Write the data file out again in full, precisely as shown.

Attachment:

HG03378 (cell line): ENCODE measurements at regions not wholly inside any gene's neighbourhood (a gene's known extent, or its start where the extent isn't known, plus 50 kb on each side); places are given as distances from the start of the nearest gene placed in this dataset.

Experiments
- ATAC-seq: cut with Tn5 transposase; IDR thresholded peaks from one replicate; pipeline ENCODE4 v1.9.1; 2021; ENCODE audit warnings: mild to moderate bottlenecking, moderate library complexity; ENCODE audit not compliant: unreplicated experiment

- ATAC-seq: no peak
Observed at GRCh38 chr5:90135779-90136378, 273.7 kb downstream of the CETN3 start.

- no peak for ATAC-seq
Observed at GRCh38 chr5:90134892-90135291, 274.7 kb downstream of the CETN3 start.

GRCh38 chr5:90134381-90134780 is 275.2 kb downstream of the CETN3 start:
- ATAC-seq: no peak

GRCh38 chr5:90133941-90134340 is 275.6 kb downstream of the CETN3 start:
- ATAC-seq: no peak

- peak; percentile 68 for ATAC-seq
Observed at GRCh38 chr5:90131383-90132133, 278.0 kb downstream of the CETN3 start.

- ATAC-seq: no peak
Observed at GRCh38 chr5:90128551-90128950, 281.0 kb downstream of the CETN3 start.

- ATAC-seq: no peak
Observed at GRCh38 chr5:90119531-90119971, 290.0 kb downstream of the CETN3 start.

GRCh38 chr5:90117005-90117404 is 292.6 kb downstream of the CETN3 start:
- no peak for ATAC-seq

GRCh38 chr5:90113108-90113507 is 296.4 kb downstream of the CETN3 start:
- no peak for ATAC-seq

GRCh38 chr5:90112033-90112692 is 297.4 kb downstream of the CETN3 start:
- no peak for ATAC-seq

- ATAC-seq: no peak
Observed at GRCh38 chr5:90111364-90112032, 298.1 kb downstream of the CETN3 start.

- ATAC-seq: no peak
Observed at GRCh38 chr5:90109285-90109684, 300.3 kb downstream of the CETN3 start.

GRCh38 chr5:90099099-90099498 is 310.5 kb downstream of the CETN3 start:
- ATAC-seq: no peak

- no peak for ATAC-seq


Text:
HG03378 (cell line): ENCODE measurements at regions not wholly inside any gene's neighbourhood (a gene's known extent, or its start where the extent isn't known, plus 50 kb on each side); places are given as distances from the start of the nearest gene placed in this dataset.

Experiments
- ATAC-seq: cut with Tn5 transposase; IDR thresholded peaks from one replicate; pipeline ENCODE4 v1.9.1; 2021; ENCODE audit warnings: mild to moderate bottlenecking, moderate library complexity; ENCODE audit not compliant: unreplicated experiment

- ATAC-seq: no peak
Observed at GRCh38 chr5:90135779-90136378, 273.7 kb downstream of the CETN3 start.

- no peak for ATAC-seq
Observed at GRCh38 chr5:90134892-90135291, 274.7 kb downstream of the CETN3 start.

GRCh38 chr5:90134381-90134780 is 275.2 kb downstream of the CETN3 start:
- ATAC-seq: no peak

GRCh38 chr5:90133941-90134340 is 275.6 kb downstream of the CETN3 start:
- ATAC-seq: no peak

- peak; percentile 68 for ATAC-seq
Observed at GRCh38 chr5:90131383-90132133, 278.0 kb downstream of the CETN3 start.

- ATAC-seq: no peak
Observed at GRCh38 chr5:90128551-90128950, 281.0 kb downstream of the CETN3 start.

- ATAC-seq: no peak
Observed at GRCh38 chr5:90119531-90119971, 290.0 kb downstream of the CETN3 start.

GRCh38 chr5:90117005-90117404 is 292.6 kb downstream of the CETN3 start:
- no peak for ATAC-seq

GRCh38 chr5:90113108-90113507 is 296.4 kb downstream of the CETN3 start:
- no peak for ATAC-seq

GRCh38 chr5:90112033-90112692 is 297.4 kb downstream of the CETN3 start:
- no peak for ATAC-seq

- ATAC-seq: no peak
Observed at GRCh38 chr5:90111364-90112032, 298.1 kb downstream of the CETN3 start.

- ATAC-seq: no peak
Observed at GRCh38 chr5:90109285-90109684, 300.3 kb downstream of the CETN3 start.

GRCh38 chr5:90099099-90099498 is 310.5 kb downstream of the CETN3 start:
- ATAC-seq: no peak

- no peak for ATAC-seq